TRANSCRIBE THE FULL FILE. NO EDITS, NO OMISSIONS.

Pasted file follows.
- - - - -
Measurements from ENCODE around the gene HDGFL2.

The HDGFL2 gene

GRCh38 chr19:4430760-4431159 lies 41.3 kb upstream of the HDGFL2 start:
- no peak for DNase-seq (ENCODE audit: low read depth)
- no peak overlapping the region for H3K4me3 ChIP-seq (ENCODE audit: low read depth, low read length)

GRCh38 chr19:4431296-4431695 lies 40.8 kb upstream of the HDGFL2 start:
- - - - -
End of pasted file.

Measurements from ENCODE around the gene HDGFL2.

The HDGFL2 gene

GRCh38 chr19:4430760-4431159 lies 41.3 kb upstream of the HDGFL2 start:
- no peak for DNase-seq (ENCODE audit: low read depth)
- no peak overlapping the region for H3K4me3 ChIP-seq (ENCODE audit: low read depth, low read length)

GRCh38 chr19:4431296-4431695 lies 40.8 kb upstream of the HDGFL2 start: